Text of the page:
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LAS VEGAS BLACKJACK REPORT:

SUNCOAST, RAMPART, and RED ROCK

By Stu D. Hoss

Stu D. Hoss is a recently retired Air Force aviator. He has visited and served in over 40 countries, including flying combat missions in the Balkans, Afghanistan, Iraq, and the Horn of Africa. Most of it was under the guise of keeping the world safe for democracy, better blackjack, and for a few other personal reasons. He has been playing blackjack for almost 20 years and cut his teeth on the tables of South Lake Tahoe during flight training in Northern Califonia. Mr. Hoss uses basic strategy and the Hi Lo counting system to give himself a chance against the house edge. He currently resides in Nevada and is weighing his options for a second career.

The observations of casino conditions were made in May 2011. The casinos visited are located in the Summerlin community in northwest Las Vegas and include:

Suncoast

Rampart

Red Rock

As I drive along Summerlin Parkway and later West Charleston Avenue in northwest Las Vegas, I canít help thinking that if the late Hunter S. Thompson were writing his classic "Fear and Loathing in Las Vegas" today, the bookís main character Raoul Duke, and his sidekick Doctor Gonzo, could not have ignored Summerlin in their search for the American Dream.

The community known as Summerlin was developed by The Howard Hughes Corporation on the west side of the Las Vegas metropolitan area of Nevada. It sits in the shadows of the Spring Mountains and Red Rock Canyon National Conservation Area. Named for Howard Hughesí grandmother, Jean Amelia Summerlin, this 22,500+ acre community ranked as the countryís best-selling master-planned community for nearly a decade until the housing bubble burst and the nationís current economic downturn began.

Amid the gated communities, golf courses, mountain shadows, and open spaces of Summerlin lies three casinos Ė Suncoast, Rampart, and Red Rock. Itís a beautiful early evening in May as I went in search of a small sliver of the American Dream on the green felt blackjack tables of Summerlin.

Suncoast Hotel and Casino (9090 Alta Drive)

I began the night at the Suncoast casino. I had not eaten dinner and knew I could dine "free" by using earned points that were in my BConnected account (the casinoís player loyalty program). Suncoastís entrance and exterior are somewhat majestic. (South Point Hotel and Casino, located on the south end of the Strip. was allegedly modeled after Suncoast.) The casino itself is easily navigable and offers a wide array of slots and table games, with many restaurants and a showroom off the main casino floor.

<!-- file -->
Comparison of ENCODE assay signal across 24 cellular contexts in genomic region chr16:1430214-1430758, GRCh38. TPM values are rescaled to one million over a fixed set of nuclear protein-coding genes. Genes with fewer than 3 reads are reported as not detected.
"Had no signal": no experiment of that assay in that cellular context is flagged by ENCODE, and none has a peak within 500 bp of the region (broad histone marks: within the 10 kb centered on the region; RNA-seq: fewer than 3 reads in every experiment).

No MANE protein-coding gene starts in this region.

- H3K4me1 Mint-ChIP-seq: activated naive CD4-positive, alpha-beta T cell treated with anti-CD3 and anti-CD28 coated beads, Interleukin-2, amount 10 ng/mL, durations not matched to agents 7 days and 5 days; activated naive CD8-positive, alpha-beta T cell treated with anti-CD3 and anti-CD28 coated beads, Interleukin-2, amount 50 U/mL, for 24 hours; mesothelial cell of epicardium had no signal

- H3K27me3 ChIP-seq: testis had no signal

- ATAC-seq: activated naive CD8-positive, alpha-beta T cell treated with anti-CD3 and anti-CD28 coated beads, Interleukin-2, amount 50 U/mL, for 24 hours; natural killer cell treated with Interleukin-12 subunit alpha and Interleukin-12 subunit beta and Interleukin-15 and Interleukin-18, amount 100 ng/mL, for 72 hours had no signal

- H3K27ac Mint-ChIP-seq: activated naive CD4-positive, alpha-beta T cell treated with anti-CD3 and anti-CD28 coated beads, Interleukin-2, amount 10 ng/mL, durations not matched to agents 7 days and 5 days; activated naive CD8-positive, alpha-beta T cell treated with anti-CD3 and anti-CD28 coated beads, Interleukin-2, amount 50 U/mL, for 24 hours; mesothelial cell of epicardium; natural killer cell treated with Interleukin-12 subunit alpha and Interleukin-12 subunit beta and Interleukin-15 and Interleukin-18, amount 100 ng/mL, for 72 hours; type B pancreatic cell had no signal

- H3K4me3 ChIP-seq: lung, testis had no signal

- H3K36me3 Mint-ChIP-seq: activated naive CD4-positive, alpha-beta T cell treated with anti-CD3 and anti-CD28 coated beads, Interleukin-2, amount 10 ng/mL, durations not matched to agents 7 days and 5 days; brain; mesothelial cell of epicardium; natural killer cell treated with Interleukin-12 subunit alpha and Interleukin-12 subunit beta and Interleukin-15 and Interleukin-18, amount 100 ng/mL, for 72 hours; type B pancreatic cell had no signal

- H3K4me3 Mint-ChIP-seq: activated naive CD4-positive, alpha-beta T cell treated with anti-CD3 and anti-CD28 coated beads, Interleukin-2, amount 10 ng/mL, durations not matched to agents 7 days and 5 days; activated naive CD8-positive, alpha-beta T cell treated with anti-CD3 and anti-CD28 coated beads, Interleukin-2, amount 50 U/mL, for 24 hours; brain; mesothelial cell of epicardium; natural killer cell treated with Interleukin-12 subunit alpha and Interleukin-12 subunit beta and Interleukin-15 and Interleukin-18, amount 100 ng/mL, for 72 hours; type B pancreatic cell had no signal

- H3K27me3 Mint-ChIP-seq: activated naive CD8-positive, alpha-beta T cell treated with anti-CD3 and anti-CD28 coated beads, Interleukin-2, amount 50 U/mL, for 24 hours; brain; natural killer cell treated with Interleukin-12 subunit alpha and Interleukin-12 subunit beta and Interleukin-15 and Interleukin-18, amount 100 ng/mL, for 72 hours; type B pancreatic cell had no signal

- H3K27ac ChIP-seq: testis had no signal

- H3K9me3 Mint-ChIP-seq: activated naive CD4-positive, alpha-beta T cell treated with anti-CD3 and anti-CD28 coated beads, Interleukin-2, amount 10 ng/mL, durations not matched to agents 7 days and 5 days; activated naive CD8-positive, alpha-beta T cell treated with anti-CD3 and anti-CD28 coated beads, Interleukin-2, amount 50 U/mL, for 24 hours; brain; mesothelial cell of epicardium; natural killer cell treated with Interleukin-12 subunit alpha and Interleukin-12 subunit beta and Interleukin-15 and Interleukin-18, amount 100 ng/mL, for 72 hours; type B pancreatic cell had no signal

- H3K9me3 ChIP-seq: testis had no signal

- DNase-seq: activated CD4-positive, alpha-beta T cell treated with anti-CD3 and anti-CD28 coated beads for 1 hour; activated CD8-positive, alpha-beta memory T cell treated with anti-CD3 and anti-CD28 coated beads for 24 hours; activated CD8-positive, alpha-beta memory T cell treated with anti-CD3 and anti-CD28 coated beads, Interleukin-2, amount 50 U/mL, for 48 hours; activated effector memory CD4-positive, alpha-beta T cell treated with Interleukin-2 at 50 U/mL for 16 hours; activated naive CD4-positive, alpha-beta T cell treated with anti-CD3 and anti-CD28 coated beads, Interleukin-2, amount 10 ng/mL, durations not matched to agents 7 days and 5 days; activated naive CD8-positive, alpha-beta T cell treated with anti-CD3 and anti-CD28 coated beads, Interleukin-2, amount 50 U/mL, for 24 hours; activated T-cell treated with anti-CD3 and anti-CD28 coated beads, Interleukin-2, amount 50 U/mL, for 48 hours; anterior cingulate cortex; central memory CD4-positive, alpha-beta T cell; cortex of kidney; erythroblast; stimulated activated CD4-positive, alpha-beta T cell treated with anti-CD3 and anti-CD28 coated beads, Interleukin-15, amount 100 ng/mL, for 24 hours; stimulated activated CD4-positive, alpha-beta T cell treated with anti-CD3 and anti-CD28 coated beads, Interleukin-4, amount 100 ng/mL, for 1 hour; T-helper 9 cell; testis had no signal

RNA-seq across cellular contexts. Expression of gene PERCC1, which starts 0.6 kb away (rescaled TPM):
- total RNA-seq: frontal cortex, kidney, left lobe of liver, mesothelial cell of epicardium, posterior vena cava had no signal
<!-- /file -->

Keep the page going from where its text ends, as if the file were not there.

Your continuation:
Fighting off hunger and with my priorities obviously aligned, I initially headed for the blackjack tables. On this night, there were eight tables open. They featured double-deck games with minimums starting at $5 (2), $10 (4), $25 (1), and $50 (1). There was one unplayable single-deck game offering 6/5 for blackjack.

When I asked the Thai dealer to verify the rules at the double game I was about to play, she seemed surprised. "Itís same. Regular blackjack rules," she said. I smiled and replied, "Itís a shame, but you have to ask now days. That game behind us only pays 6/5 for a blackjack. You canít play that." She responded, "Itís single deck. People like single deck. Its good game. Have to pay less because of card counters you know."

I said, "Iím sure all those legions of card counters are going to put you all out of business on that $5 game." I added, "Besides, no one can really count cards anyway," while trying not to laugh and fighting off flashbacks from the mid-90s, time I spent flying missions out of U-Tapao, Thailand for our Uncle Sam.

After this banter, I bought in and gave my playerís card to the floor supervisor. I verified the rules with him and asked for some details about a couple of blackjack tournament ads I saw posted in the casino (more on those later). The double-deck game paid 3/2 for natural blackjacks, doubling was allowed after any first two cards and after splits. Pairs could be re-split up to four times, except for Aces. Surrender was not available and dealers hit soft 17. A side bet for matching pairs on the players first two dealt cards was also offered. The cut penetration after the shuffle was...

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